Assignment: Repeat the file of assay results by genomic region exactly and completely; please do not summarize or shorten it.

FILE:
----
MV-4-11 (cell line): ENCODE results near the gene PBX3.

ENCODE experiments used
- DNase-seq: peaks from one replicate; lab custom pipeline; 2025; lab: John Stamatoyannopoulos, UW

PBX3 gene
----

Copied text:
MV-4-11 (cell line): ENCODE results near the gene PBX3.

ENCODE experiments used
- DNase-seq: peaks from one replicate; lab custom pipeline; 2025; lab: John Stamatoyannopoulos, UW

PBX3 gene